A new idiomatic phrase today

“Ter olho de lince” - to have the eyes of a lynx

Usage - this in one of Facebook comments in response to an RTP Notícias posting regarding the annulment of some of the statements and claims brought in a legal case involving the former Portuguese Prime Minister José Sócrates.

“Das duas uma ou o Ministério Público cometeu uma gaff ou o Sr. Juiz tem olho de lince.”

Interestingly, that usage seems to have two different idiomatic phrases in it: “Das duas uma” (essentially, “of these two options, one of them must be true”) and "o Sr. Juiz tem olho de lince (“the judge has the eyes of a lynx”).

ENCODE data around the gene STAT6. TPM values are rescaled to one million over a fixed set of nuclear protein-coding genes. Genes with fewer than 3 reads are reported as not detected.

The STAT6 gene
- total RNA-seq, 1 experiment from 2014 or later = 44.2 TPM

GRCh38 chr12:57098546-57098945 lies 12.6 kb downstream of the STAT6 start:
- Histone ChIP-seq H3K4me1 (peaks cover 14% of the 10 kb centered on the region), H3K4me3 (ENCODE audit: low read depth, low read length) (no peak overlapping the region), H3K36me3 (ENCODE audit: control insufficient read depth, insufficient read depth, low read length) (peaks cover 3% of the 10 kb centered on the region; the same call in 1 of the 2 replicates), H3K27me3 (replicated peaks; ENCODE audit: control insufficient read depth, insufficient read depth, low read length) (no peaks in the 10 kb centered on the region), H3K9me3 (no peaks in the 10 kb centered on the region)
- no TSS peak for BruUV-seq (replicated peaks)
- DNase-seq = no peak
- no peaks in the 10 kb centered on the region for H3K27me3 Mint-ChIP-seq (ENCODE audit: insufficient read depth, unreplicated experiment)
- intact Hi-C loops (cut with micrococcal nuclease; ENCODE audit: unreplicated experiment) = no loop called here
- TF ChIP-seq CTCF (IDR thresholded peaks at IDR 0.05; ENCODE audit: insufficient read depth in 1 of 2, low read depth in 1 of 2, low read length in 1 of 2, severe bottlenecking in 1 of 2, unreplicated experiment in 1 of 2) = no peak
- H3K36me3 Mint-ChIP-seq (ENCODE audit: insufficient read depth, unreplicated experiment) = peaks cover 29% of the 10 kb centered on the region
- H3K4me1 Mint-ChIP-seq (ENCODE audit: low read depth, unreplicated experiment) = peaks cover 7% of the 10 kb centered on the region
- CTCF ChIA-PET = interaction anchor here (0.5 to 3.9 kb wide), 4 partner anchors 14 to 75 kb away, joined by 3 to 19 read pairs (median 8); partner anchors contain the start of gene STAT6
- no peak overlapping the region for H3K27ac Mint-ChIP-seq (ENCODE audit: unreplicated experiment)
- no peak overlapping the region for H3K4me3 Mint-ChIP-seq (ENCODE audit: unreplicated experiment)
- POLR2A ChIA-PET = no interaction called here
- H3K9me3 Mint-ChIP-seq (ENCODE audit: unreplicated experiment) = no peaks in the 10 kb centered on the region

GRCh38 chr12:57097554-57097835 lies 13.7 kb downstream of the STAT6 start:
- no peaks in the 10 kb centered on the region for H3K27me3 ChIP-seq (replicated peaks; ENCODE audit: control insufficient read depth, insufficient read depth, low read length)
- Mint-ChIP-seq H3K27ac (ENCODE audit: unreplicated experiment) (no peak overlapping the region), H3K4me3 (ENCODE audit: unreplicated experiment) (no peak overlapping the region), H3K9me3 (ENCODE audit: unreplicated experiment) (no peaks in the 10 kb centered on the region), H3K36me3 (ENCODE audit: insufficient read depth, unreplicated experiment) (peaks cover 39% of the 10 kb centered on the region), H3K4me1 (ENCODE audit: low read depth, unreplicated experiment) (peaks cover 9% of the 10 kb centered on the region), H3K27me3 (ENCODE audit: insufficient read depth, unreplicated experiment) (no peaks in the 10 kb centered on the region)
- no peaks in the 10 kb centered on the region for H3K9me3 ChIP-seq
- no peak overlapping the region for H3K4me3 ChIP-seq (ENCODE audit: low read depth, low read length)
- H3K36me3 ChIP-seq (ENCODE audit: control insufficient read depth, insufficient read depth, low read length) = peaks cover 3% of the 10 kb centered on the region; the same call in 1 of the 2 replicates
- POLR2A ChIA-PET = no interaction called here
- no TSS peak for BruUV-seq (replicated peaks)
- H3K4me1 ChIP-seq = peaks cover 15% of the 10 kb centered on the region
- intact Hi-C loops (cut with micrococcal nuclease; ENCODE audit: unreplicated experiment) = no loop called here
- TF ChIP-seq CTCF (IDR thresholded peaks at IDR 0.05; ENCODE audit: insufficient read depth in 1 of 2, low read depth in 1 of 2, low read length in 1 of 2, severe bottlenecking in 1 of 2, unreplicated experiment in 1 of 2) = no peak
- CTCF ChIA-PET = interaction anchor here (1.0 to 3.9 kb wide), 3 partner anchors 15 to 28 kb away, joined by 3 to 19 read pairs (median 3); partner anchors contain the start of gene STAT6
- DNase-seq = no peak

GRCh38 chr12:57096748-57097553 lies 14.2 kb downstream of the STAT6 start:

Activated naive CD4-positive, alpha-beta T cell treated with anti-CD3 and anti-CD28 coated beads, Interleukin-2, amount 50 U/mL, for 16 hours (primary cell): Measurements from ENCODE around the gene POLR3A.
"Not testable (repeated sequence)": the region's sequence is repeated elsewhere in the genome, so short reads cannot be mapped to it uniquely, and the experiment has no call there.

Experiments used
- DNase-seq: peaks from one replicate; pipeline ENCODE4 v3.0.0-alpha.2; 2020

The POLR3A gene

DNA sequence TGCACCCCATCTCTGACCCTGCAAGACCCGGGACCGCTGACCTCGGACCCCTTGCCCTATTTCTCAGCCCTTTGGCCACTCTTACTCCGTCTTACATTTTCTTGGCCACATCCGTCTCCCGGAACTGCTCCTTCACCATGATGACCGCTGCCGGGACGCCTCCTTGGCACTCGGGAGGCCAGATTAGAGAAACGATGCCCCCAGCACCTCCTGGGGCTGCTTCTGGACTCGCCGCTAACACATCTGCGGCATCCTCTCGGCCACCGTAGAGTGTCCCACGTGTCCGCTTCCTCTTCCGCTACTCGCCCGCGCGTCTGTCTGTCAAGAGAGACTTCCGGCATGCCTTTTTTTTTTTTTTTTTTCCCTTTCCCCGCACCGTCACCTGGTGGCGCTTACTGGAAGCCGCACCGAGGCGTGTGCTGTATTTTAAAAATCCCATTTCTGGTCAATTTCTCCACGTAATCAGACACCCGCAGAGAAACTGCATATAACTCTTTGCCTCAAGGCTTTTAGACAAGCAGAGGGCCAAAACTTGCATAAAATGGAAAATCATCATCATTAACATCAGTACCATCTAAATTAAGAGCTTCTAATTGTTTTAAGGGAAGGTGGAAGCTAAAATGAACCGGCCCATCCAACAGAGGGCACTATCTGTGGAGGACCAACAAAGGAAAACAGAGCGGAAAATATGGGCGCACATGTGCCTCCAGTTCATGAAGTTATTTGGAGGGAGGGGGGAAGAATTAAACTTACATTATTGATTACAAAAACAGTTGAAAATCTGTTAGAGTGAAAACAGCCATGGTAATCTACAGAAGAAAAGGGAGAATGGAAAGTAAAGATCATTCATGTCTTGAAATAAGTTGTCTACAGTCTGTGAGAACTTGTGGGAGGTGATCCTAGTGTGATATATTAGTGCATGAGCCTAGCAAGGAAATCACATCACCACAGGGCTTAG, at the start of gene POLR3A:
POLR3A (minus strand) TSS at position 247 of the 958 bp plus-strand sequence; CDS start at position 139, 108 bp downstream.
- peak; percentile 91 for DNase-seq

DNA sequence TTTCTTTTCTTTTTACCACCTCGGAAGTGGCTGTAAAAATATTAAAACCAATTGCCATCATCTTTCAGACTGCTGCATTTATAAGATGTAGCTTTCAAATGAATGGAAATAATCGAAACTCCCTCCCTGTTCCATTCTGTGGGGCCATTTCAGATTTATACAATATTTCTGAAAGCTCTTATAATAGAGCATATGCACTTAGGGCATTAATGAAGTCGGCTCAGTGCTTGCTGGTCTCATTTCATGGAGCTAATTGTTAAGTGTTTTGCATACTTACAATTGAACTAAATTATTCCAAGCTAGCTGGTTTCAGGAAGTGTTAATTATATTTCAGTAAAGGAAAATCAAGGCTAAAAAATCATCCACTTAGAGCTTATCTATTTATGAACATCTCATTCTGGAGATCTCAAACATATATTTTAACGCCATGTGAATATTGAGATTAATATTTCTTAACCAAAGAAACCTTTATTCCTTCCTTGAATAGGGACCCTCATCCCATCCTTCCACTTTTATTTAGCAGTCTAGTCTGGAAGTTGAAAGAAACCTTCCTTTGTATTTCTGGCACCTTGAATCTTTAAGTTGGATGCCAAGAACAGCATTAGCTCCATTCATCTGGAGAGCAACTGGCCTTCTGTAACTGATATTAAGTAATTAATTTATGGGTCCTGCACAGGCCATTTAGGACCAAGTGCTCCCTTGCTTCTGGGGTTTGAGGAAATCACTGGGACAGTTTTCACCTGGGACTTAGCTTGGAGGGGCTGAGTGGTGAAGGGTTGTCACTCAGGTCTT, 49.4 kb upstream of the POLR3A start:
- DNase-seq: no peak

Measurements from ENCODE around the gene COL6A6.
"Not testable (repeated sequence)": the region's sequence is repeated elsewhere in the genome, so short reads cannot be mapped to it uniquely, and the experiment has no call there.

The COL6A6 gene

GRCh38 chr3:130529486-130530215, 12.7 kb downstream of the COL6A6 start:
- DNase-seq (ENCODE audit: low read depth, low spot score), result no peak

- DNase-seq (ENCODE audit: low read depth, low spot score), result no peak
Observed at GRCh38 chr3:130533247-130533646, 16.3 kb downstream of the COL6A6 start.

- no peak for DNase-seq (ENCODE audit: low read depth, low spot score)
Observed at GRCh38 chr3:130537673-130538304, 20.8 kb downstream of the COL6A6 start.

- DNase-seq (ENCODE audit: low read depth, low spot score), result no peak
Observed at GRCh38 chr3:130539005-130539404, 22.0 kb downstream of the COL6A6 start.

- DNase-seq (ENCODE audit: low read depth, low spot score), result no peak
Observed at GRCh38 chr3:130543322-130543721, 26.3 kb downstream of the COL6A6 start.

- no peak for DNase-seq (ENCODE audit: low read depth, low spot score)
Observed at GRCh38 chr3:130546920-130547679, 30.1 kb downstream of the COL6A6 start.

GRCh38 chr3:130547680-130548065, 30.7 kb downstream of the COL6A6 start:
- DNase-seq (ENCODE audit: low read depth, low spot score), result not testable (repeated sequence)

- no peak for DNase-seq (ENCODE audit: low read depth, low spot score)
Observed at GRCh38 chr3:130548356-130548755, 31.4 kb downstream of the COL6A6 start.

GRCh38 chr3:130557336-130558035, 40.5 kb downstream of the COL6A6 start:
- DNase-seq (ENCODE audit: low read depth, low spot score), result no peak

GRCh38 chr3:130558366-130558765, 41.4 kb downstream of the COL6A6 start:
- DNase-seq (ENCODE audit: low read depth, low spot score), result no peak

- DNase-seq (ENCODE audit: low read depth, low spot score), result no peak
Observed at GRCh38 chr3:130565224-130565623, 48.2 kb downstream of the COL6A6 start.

Now I might hazard a guess as to what that second phrase is meant to say, but I would rather know it for sure. Can anyone provide any clarity? Also, have you come across any new phrases to share recently?

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Oh, yes. “Ter olhos de lince” is to have a very sharp eye, like eagle eyes. For this particular judge, it must mean having a keen eye for legal details or loopholes that give him ground to make questionable decisions that always seem to be suspiciously convenient to a few select people :no_mouth: “Das duas uma” is perfectly described!

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